Perilous, Roadless Jungle Becomes a Path of Desperate Hope

NECOCLÍ, Colombia — For decades, the Darién Gap, a roadless, lawless stretch of jungle linking South America to the north, was considered so dangerous that only a few thousand people a year were daring, or desperate, enough to try to cross it.

But the economic devastation wrought by the pandemic in South America was such that in the first nine months of this year, Panamanian officials say, an estimated 95,000 migrants, most of whom are Haitian, attempted the passage on their way to the United States.

They made the journey in shorts and flip-flops, their possessions stuffed in plastic bags, their babies in arms and their children by the hand. It’s uncertain how many made it — and how many didn’t. And yet tens of thousands more are gathered in Colombia, eager for their turn to try.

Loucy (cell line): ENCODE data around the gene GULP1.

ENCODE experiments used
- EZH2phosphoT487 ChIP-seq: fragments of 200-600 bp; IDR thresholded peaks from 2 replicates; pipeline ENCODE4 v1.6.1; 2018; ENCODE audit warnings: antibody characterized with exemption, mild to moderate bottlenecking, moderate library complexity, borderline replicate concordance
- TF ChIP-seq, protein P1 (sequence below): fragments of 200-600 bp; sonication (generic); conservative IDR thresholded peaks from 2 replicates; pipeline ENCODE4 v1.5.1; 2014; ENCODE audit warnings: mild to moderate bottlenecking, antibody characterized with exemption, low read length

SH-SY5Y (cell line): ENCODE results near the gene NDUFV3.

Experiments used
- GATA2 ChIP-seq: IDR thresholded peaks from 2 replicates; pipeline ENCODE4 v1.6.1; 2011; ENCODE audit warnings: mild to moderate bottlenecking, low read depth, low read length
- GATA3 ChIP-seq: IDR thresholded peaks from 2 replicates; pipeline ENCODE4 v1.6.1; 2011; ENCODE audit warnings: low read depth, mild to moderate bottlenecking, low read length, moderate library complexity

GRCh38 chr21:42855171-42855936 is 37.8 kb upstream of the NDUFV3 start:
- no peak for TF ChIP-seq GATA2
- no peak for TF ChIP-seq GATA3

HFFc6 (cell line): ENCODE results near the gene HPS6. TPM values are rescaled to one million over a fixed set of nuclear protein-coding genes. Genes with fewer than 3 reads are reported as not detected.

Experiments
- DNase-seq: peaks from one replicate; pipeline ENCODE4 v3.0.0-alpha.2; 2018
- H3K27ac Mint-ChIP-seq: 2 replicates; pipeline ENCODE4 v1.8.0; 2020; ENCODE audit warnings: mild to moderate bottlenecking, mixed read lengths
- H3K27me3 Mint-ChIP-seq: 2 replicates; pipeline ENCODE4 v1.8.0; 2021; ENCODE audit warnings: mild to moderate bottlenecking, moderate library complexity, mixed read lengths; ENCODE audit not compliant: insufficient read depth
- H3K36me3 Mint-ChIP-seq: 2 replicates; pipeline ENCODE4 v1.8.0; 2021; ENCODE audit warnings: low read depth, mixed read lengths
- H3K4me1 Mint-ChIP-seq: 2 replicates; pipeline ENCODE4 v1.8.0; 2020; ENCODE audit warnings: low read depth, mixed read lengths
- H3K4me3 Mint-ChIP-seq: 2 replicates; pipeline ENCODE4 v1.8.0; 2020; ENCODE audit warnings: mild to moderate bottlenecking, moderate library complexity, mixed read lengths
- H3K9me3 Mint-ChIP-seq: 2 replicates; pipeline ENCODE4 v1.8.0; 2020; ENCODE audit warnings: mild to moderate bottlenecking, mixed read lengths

Del Rio and thrusting the Biden administration into a crisis, were just the leading edge of a much larger movement of migrants heading for the jungle and then the United States. People who had fled their troubled Caribbean nation for places as far south as Chile and Brazil began moving north months ago, hoping they would be welcomed by President Biden.

“We very well could be on the precipice of a historic displacement of people in the Americas toward the United States,” said Dan Restrepo, the former national security adviser for Latin America under President Barack Obama. “When one of the most impenetrable stretches of jungle in the world is no longer stopping people, it underscores that political borders, however enforced, won’t either.”